On the play with Cano and Posada, I thought Cano was on the base. I was waiting for two players to be on the base, and when there was never the situation where both of them were on the base at the same time. When he tagged Cano, I thought Cano was on the base, and when Jorge touched the base and continued and tagged Posada out, I thought Posada was out.
That's right, folks. You heard it straight for the horse's mouth. He made the call because it was the outcome he was 'waiting' to have happen. He didn't actually pay attention to what happened in the play itself. Instead, he ANTICIPATED a certain outcome as probably happening, and ruled accordingly. Never mind actually verifying a play happened one way or another, you can just ANTICIPATE it happening.
So you know what? Why not just tell pitchers to not pitch? There's about a 60% chance it'll be a strike, anyway. So just go ahead and call a strike...it's fair to anticipate it, right?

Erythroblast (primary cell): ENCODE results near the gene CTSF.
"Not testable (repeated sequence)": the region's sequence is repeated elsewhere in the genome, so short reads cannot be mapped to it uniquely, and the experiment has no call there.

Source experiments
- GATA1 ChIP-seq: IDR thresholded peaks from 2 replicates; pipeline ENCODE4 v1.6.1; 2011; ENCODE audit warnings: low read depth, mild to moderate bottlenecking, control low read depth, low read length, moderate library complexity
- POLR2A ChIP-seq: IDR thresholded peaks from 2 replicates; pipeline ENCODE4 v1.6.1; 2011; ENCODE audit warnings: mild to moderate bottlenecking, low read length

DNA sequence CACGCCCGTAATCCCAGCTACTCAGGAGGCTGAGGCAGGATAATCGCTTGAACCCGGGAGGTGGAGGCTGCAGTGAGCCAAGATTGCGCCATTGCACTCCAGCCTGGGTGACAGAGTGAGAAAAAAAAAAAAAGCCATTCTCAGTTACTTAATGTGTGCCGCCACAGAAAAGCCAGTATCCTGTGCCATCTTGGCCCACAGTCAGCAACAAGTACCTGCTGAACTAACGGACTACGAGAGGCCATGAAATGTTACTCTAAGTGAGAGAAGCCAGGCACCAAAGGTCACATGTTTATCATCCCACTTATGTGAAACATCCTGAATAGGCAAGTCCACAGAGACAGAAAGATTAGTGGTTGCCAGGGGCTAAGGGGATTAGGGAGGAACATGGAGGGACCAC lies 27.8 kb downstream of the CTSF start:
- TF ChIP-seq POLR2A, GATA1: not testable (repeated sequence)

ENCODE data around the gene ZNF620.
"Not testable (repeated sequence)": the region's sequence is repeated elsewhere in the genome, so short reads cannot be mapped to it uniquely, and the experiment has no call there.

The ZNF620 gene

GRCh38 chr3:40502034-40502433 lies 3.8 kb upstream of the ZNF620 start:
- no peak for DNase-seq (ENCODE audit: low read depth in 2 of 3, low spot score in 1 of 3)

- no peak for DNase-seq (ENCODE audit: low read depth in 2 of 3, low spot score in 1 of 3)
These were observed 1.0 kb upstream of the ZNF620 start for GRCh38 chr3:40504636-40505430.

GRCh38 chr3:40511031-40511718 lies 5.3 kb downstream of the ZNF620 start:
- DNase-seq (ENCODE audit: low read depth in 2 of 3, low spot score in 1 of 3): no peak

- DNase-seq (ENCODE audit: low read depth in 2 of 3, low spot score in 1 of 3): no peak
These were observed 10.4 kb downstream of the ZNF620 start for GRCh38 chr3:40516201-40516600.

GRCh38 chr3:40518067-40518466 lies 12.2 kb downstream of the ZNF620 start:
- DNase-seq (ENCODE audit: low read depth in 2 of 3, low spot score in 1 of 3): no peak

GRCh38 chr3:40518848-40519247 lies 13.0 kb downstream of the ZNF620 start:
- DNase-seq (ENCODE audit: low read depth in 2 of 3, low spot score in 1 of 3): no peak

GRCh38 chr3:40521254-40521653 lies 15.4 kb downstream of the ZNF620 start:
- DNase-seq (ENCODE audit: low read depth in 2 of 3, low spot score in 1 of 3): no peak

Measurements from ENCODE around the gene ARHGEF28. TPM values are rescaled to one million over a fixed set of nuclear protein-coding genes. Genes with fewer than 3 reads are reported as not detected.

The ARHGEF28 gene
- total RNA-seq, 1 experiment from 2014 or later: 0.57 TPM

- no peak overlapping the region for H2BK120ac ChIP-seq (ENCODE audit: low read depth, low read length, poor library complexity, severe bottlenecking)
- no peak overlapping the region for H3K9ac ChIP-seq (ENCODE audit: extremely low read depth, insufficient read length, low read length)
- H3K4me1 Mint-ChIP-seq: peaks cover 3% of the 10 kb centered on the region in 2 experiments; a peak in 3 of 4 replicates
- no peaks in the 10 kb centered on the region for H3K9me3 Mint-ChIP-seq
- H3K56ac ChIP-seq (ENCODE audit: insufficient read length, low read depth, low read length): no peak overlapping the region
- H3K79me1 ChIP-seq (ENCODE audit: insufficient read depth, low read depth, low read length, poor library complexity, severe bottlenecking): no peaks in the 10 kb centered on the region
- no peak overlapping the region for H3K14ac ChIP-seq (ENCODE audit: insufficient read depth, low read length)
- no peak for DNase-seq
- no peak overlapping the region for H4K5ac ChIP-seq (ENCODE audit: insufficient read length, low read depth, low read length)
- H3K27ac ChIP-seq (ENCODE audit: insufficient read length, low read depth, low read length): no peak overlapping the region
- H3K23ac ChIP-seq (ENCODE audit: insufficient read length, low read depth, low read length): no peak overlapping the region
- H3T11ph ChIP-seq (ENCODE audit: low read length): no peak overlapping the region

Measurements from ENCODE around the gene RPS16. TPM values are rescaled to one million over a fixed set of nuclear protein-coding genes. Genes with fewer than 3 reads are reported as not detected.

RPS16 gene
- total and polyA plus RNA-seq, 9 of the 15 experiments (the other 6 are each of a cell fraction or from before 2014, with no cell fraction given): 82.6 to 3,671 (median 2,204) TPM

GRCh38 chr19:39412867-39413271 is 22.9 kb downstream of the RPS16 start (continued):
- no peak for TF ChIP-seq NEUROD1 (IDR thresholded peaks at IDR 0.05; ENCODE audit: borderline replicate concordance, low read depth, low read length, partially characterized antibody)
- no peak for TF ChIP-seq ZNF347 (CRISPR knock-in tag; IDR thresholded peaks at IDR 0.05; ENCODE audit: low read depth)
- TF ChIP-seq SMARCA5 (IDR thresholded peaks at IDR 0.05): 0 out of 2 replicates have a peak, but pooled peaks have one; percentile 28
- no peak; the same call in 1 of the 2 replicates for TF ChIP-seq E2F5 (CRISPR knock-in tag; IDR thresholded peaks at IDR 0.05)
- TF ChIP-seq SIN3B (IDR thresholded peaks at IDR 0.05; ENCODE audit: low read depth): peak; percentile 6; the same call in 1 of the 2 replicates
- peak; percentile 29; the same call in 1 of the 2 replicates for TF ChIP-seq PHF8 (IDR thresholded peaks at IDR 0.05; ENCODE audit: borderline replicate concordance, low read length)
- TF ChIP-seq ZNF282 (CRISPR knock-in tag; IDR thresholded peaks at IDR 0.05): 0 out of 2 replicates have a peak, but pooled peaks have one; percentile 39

Don't agree because of a 40% chance otherwise? Okay. Fine. A-Rod was batting under .200 in the postseason in the last few years. Why not just go back, replay his at-bats, and just only let him on once every 5 at-bats...chosen randomly.I mean, there's a good chance your ANTICIPATION will be right, right?
And when Figgins tries to steal 2nd? Go ahead and call him safe 3 out of 4 times. Don't watch the actual play, though. And outfielders, don't bother catching fly balls anymore. I mean, how often do those get dropped? Just let it drop next time, because McClelland is gonna go ahead and anticipate that it would be caught. Fair assumption, it happens 99.9% of the time. Matt Holliday will thank you later, too.
In fact, just give us the ALCS. Given the last decade, and the '02 and '05 postseason, one can ANTICIPATE we'd beat the Yankees. And with the way the Angels have played the NL this year?
Los Angeles Angels: 2009 World Champions of Anticipation.
Congrats McClelland, you're an idiot.